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First Bair Hugger Infection Trials Set for November 2017

Feb 13, 2017
First Bair Hugger Infection Trials Set for November 2017

The proliferation of Bair Hugger lawsuits is not surprising, given the number of surgeries that have used the Bair Hugger warming system over the past 25 years. The Bair Hugger has been used in millions of procedures to keep the patient warm during surgery, but many patients allege they developed serious infections after procedures where the Bair Hugger was used.

A multidistrict litigation (MDL) involving the Bair Hugger has been growing steadily. Court records indicate that between December 15, 2016 and January 15, 2017, 166 Bair Hugger lawsuits were added to the MDL. As of January 15, Arizant Healthcare and 3M face 1,105 cases pending in the MDL in Minnesota. Bair Hugger lawsuits allege that Arizant and 3M failed to warn patients and doctors of the risks associated with the patient warming device. The first trials in the litigation are scheduled to begin in November 2017. Case selection will be completed by March 1, 2017, and the discovery phase should conclude no later than July 1, according to the judge's order.

Parker Waichman has experienced and well-informed device-injury attorneys who can answer questions about a potential Bair Hugger lawsuit.

Bair Hugger Warming System

Anesthesia drugs lower body temperature and operating rooms are customarily kept cool in an effort to reduce migration of bacteria and promote alertness among surgeons and other surgical staff. Dr. Lisa Mouzi, an anesthesiologist with the American Society of Anesthesiologists, explains that low body temperature during surgery can increase the chance of infection, heart attack, and even death. Low body temperature increases "rates of post-operative wound infections (and) delayed wound healing," Mouzi said. A patient with low body temperature tends to bleed more during surgery and this increases the chance of the patient needing a blood transfusion. "Patients lose heat dramatically within the first 30 minutes of anesthesia, so our standard of care is to keep a patient warm," Dr. Mouzi said.

The Bair Hugger system blows warm air from a heating unit through a quilted blanket to warm the patient. The blanket increases the patient's comfort, reduces bleeding, and reduces the risk of infection and post-operative heart attack, Law360 reports. But heat from the Bair Hugger's warming unit can build up under the operating table, creating air currents that blow contaminants from the operating room floor onto open incisions during procedures. Patients having joint replacements are at particular risk for infections from such bacterial contamination.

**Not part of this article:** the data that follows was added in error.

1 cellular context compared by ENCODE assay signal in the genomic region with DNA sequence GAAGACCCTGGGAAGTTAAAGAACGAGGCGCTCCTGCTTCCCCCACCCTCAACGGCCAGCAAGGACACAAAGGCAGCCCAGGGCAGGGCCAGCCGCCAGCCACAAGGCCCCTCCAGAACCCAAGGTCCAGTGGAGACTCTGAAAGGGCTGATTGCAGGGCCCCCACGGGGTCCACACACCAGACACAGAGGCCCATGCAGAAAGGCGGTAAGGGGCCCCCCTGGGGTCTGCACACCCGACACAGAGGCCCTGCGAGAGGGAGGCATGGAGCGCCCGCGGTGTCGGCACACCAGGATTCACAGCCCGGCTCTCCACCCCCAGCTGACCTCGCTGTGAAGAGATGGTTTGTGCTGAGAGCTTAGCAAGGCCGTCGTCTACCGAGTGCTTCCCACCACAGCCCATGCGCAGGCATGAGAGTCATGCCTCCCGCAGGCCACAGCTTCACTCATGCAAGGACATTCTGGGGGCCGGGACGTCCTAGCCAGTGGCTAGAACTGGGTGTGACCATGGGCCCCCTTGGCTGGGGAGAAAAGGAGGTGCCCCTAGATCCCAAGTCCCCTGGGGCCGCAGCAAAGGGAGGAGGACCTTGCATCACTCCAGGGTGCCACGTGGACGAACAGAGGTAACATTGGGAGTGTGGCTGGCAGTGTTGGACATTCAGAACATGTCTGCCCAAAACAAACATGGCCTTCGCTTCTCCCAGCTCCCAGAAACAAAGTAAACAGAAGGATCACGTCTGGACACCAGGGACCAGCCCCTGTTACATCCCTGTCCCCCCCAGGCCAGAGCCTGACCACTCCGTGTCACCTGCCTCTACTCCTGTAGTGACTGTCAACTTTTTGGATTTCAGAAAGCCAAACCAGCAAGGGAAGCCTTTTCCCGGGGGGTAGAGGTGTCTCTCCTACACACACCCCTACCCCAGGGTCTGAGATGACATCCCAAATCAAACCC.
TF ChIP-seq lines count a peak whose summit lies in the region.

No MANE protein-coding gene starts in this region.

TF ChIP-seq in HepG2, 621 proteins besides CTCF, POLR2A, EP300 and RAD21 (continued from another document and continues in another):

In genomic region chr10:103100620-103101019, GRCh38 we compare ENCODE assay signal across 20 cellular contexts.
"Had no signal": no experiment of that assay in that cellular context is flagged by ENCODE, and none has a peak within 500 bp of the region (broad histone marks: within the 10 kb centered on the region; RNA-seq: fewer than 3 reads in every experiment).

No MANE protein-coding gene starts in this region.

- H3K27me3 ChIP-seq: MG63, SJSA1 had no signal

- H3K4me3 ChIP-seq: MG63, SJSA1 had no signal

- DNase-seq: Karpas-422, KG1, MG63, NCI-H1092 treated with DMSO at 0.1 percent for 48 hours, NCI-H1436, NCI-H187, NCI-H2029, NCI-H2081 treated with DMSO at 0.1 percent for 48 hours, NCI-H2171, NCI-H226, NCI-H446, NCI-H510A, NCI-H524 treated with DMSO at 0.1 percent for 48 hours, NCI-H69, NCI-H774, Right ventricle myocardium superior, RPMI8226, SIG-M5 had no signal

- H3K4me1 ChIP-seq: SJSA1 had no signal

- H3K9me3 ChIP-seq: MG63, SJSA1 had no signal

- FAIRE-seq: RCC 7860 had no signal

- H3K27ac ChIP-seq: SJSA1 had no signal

The Bair Hugger was developed and marketed by Arizant Healthcare, later acquired by 3M. The lawsuits in the MDL allege that the Bair Hugger system upsets the controlled flow of germ-free air within the operating room. Plaintiffs allege the Bair Hugger's design is flawed and promotes deep joint infection. Bacteria normally at floor level, well away from the surgical site, can be introduced into the surgical site by air currents created by the Bair Hugger system.

Deep Joint Infections

Deep Joint Infections

According to legal documents in Bair Hugger lawsuits, patients undergoing joint replacement surgery are at greatest risk for infections acquired during surgery. Hundreds of patients have developed Methicillin-resistant Staphylococcus aureus (MRSA) infections. Treatment can be lengthy and difficult, especially when the infection settles into the plastic or metal joint device, where the immune system can have difficulty fighting the infection. In addition to antibiotics, treatment can involve surgery to remove infected tissue and clean the infected site. In some cases, the joint device harboring the infection must be removed and replaced. And at least two Bair Hugger plaintiffs say they had a leg amputated because of a deep joint infection that could not be controlled. Recovery from the infection can require a lengthy hospital stay.

The Mayo Clinic explains that a stubborn infection can progress to sepsis, a life-threatening complication of infection. Sepsis can cause organ damage and organ failure. When sepsis progresses to septic shock, the patient's blood pressure can drop dramatically and the patient can die.

In a 2010 interview with the New York Times, Dr. Scott Augustine, the Bair Hugger's inventor, expressed his concern about the infection risk. Though Augustine believes the Bair Hugger is an improvement over earlier patient warming systems, he feels the Bair Hugger creates a danger of infection when used during joint replacement and heart valve surgery. Augustine thinks hospitals should discontinue use of the Bair Hugger.

Legal Help for Bair Hugger Infections

If you or someone you know has developed a serious infection after surgery where the Bair Hugger warming system was used, contact the attorneys at Parker Waichman LLP for a free, no obligation case evaluation. To reach the firm, fill out the contact form or call 1-800-YOURLAWYER (1-800-968-7529).


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